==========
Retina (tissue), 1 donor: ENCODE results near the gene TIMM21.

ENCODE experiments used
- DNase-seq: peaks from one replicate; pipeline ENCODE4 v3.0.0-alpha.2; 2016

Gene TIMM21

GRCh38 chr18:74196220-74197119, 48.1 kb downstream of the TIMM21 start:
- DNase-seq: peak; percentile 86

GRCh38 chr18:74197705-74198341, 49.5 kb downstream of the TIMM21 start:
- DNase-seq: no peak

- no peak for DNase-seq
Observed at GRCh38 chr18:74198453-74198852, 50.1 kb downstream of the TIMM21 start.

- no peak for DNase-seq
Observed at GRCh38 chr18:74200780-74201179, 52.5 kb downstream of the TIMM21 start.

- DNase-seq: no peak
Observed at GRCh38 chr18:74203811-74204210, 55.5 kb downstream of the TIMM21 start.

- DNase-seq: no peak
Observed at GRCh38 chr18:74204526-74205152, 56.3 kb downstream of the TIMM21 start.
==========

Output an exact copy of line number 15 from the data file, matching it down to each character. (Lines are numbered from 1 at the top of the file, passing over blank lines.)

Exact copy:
- DNase-seq: no peak